3. If the priority of the other groups 1®2®3 is clockwise then assign the carbon
as R, if priority of the other groups 1®2®3 is counterclockwise then assign
the center as S.

2
place at
CO2H the top 4
H
1 H2N H 4 2 HO2C NH2 1
hold steady CH3
CH3
rotate other 3 3
three groups
counterclockwise
1-2-3 counterclockwise = S
2
4 2
CO2H
H CO2H
4 H 1 2
NH2 1 H2N
H2N CO2H CH3
CH3 1 3
CH3 H
3 4
3

1-2-3 clockwise = R
Assigning R and S Configurations
Epimers
CHO CHO
H OH HO H
HO H HO H
H OH H OH
H OH H OH
CH2OH CH2OH
D-glucose D-mannose

epimers

Stereoisomers that differ only in configuration about one chiral center.


Chain Degradation
Aldose chain is shortened by oxidizing the aldehyde to -COOH, then
decarboxylation (Ruff degradation)
Ribose Sugar
Ribose in Solution
Anomeric Carbon in Ribose
Mechanism
Keto—Enol Tautomerism
Ribonucleosides
β-N-glycosidic bond

Found in RNA
Anti vs. Syn
Nucleotides
• Nucleotides are phosphoric acid esters of nucleosides.
• The –OH groups of monosaccharides can behave as alcohols and react with acids
(especially phosphoric acid) to form esters.
Adenosine Tri Phosphate

Cyclic AMP
Adenosine 3'-5'-Cyclic Monophosphate (cAMP)

• Cyclic AMP is an important regulator of many biological


processes.
Hydrogen Bonding Between Nucleobases

A T
2-deoxyribose

2-deoxyribose

G
C
2-deoxyribose

2-deoxyribose
Amino Acids?
Types of Amino acids
Small Amino acids

Non-polar aliphatic R-groups


Hydrophobic Amino acids

Non-polar aliphatic R-groups


Nucleophilic Amino acids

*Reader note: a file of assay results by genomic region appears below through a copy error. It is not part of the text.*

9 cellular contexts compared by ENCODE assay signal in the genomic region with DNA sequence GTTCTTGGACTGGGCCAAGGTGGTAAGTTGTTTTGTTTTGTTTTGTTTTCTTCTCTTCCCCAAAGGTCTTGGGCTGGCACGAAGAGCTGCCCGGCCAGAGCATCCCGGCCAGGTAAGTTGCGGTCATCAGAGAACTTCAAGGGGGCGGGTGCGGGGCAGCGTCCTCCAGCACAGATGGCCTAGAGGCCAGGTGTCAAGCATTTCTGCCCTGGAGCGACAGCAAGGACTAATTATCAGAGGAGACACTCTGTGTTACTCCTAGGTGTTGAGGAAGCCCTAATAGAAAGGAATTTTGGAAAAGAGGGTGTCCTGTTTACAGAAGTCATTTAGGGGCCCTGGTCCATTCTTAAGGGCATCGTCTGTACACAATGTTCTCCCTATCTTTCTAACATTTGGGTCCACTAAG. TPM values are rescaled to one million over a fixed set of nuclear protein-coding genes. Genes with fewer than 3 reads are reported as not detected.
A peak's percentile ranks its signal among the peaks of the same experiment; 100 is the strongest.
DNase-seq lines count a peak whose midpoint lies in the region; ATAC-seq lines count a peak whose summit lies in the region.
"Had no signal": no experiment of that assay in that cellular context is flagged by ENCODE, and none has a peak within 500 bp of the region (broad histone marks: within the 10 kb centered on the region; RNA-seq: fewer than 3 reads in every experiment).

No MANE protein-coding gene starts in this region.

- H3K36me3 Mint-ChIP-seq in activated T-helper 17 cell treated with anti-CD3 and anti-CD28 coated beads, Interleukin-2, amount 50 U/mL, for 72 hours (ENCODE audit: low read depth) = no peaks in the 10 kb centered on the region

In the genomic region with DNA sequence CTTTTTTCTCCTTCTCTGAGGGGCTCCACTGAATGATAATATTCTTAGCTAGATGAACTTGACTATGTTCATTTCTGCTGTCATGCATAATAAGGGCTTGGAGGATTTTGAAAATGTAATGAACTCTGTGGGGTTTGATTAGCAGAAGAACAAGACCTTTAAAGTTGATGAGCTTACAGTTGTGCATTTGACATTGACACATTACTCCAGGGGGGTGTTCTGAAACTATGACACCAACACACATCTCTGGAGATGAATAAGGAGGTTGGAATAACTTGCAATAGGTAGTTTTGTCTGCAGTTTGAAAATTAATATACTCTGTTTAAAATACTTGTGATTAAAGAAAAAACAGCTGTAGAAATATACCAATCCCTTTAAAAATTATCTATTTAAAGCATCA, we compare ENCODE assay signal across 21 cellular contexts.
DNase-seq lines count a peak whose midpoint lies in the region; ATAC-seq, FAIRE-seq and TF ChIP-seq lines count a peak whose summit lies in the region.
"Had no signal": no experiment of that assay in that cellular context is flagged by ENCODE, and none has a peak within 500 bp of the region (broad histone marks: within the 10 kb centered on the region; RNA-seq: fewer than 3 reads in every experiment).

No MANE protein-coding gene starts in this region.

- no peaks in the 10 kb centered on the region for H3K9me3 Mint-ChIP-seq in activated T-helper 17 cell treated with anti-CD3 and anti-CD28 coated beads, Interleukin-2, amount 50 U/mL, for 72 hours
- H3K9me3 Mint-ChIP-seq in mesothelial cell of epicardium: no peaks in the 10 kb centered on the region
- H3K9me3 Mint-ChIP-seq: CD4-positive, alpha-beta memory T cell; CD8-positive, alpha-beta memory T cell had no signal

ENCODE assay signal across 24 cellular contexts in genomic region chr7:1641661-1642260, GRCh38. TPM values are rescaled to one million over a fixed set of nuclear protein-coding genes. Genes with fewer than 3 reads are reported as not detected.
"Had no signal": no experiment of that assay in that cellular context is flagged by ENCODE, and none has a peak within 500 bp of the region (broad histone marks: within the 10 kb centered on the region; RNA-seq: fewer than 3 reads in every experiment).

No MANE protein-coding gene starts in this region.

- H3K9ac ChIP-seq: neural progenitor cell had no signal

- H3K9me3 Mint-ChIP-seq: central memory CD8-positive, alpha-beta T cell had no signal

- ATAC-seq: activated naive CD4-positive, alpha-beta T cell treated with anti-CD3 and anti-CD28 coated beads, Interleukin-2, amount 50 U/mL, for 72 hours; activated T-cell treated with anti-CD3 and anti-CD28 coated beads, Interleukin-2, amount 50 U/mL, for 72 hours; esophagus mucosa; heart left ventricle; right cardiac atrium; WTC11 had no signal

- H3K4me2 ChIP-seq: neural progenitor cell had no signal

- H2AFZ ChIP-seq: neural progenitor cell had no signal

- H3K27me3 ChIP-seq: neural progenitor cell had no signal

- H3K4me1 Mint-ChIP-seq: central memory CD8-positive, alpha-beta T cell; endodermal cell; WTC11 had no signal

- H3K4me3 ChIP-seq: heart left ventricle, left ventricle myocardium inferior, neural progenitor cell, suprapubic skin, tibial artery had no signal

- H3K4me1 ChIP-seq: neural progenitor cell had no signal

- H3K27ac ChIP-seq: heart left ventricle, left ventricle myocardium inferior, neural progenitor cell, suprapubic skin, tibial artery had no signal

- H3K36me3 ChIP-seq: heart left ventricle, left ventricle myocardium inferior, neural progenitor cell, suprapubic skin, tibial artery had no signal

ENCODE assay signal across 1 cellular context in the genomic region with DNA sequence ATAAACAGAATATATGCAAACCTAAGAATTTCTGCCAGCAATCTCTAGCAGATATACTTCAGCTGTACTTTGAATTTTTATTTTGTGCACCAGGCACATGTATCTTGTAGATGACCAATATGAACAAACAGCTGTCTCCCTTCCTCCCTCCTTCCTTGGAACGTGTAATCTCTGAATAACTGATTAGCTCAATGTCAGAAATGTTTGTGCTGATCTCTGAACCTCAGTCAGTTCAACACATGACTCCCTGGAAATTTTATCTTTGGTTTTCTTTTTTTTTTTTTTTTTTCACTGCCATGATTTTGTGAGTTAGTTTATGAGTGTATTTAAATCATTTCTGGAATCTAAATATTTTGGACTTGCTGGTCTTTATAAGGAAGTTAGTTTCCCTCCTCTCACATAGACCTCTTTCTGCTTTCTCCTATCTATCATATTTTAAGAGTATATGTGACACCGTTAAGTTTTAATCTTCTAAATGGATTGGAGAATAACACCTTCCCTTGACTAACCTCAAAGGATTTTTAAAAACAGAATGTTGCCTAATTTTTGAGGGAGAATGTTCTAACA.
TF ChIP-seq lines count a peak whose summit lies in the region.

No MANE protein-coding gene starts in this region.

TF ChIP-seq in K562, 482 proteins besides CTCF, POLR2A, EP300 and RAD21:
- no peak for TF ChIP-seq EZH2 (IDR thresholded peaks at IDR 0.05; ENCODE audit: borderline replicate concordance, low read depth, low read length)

Polar uncharged R-groups


Amino acids with Amides

Polar uncharged R-groups


Basic Amino acids

Positively charged R-groups


Acidic Amino acids

Negatively charged R-groups


Aromatic Amino acids

Aromatic R-groups
Isoelectric Point

Anionic Form Cationic Form


Reaction With Amino acids
Reaction with Amino acids
Idea
Redox Example
Sulfur Oxidation States
Condensation of Amino acids

Peptide Bond
The Chemistry of Vision
The Chemistry of Vision
The Chemistry of Vision
The Chemistry of Colors
The Chemistry of Taste
The Chemistry of Taste

Freshness of Mint leaves

Spiciness of Chilli peppers


The Chemistry of Smell
Chemistry in Health & Medicine
Lipids?
• Lipids (Greek: lipos, means fat or lard)

• Lipid is the collective name for fats, oils, waxes


and fat-like molecules (such as steroids) found in
the body.

• Heterogeneous class of naturally occurring


organic substances.

• Insoluble in water, thus different from other


bioorganic molecules.
Type of Lipids
Fatty Acids

• Fatty acids are long chain carboxylic acids


containing up to 24 carbon atoms.
• Common fatty acids in plants and animals
have C16 and C18 chain, such as palmitate and
stearate.
• Found in both saturated and unsaturated
forms.
Unsaturated Fatty Acids
Cis and Trans Oleic acids
Triglycerides
Lipid Aggregation in Water
Phospholipids
Phospholipids: They are esters of phosphoric acids.
There are two main types of phospholipids in cellular
membranes:

Phosphoglecerides: They are also known as Phosphaitdyl


choline (lecithin). They are built from long chain fatty acid,
glycerol and phosphoric acids.

sphingomyelins: They do not contain glycerol. Instead, they


contain sphingosine, a long-chain unsaturated amino
alcohol. Only one fatty acid is attached to the sphingisine.
Sphingomylins are found in brain and nervous tissue and in
the myelin sheath, the protective coat of nerves.
General Structure of
Glycerophospholipid
Phosphatidylcholine (POPC)
Physiological Sterols
Cholesterol
Sex Steroids
Chemistry in Life
Chemistry in Life
Oxytocin

8 3
Vasopressin

8
Dopamine, Serotonin & Norepinephrine